11 Foods That Can Help You Sleep Better

Find out what to eat and drink to catch more quality zzz’s.

Trying to get more shut-eye? Take a look at your diet. Eating the right foods in the hours before you hit the hay may help you fall asleep faster, say experts, and even improve the quality of your sleep. Keep reading for your get-sleepy grocery list, and remember to stop noshing two hours before bedtime to give your body enough time to properly digest.

1 Edamame

Craving a salty snack before bed? Turn to lightly salted edamame, says Dr. Dalton-Smith—especially if you’re dealing with menopause-related symptoms. “The natural estrogen-like compounds found in soy-based products can be very beneficial in controlling those nighttime hot flashes that can disturb your sleep,” she says. If it’s crackers and dip you’re craving, try making this easy edamame recipe: In a food processor, blend together 2 cups of shelled, cooked edamame with 1 tsp salt, a drizzle of olive oil and 1 clove garlic (optional) until smooth.

2 Hard Cooked Eggs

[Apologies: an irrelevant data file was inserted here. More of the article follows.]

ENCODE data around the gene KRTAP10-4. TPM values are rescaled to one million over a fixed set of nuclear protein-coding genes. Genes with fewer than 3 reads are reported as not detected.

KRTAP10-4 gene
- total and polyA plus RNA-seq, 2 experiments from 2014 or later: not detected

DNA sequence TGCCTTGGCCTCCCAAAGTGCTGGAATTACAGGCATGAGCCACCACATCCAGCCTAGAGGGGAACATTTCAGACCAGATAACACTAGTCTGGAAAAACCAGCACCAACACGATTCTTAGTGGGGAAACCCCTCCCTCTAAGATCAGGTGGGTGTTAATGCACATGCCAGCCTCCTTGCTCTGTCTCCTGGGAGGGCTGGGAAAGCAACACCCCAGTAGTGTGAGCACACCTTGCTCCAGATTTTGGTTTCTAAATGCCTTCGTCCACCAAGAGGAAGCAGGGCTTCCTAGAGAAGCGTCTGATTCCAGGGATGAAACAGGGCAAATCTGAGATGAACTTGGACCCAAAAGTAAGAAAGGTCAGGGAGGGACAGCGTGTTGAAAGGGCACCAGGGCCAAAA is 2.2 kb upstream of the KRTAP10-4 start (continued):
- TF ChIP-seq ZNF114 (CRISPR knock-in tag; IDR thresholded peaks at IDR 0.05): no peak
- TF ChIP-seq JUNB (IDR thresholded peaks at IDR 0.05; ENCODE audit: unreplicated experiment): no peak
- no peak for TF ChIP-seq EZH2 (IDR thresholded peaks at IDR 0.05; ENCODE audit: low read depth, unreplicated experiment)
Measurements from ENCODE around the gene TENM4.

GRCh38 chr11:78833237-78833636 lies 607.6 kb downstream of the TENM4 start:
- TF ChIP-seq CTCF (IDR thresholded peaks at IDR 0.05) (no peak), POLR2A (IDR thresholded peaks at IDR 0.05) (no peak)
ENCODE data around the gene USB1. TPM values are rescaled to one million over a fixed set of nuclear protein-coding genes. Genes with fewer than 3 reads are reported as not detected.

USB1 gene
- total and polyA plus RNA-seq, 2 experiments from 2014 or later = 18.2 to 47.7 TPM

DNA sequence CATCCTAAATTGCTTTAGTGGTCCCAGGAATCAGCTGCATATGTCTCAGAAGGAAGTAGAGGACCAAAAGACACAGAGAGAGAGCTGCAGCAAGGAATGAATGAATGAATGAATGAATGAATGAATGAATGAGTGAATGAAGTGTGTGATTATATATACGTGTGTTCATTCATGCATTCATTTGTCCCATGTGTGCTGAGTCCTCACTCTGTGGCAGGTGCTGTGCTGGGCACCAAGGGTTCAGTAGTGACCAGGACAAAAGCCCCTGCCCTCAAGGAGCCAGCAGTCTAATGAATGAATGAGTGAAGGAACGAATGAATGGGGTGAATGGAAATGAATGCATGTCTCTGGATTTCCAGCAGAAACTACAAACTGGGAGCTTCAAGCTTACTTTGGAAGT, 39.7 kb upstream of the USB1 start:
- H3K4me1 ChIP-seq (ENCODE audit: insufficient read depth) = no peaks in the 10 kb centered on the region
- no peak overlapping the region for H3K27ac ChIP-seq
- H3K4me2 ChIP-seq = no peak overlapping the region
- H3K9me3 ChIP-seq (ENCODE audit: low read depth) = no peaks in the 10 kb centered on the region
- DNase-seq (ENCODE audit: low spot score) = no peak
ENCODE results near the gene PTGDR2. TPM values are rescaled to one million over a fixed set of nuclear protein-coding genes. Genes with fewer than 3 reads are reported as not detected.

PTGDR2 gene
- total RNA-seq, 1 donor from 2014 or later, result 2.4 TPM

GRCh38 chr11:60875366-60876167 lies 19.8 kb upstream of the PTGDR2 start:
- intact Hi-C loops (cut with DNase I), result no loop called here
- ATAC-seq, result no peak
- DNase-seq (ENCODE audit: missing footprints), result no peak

If you have trouble staying asleep at night, it may be because you didn’t eat a pre-bedtime snack high in protein, or perhaps your snack was too high in simple, high-sugar carbohydrates, like cake and candy. “The problem with simple carbs is that they can put you on a ‘sugar roller coaster’ and drop your blood sugar while you’re sleeping, causing you to wake at 2 or 3 in the morning,” says Dr. Teitelbaum. A better bet? “Eat an egg, cheese, nuts or other protein-rich snack instead,” he says, “so you can not only fall asleep, but stay asleep.”

3Miso Soup

You love to order this comforting, broth-based soup in Japanese restaurants, but keeping a few 8-ounce packs of instant miso soup at home may be key when you’re having trouble falling asleep, says Stella Metsovas, CN, a nutritionist in Laguna Beach, California. Here’s why: Miso contains amino acids that may boost the production of melatonin, a natural hormone that can help induce the yawns. Bonus: Research shows that warm liquids like soup and tea may also relieve cold symptoms, helping you sleep better when you’re feeling under the weather.

4Cereal

There’s no need to feel guilty about having a small bowl of cereal before bed, especially if it’s a low-sugar, whole-grain cereal. Not only is it a healthy snack (make sure you top it with milk to give your body the protein it needs), but it may also help you snooze. “Complex carbohydrate–rich foods increase the availability of tryptophan in the bloodstream, increasing the sleep-inducing effects,” says Dr. Dalton-Smith. Bonus: Top your bowl with a sprinkling of dried cherries (see above) for extra help catching your zzz’s.

5Broccoli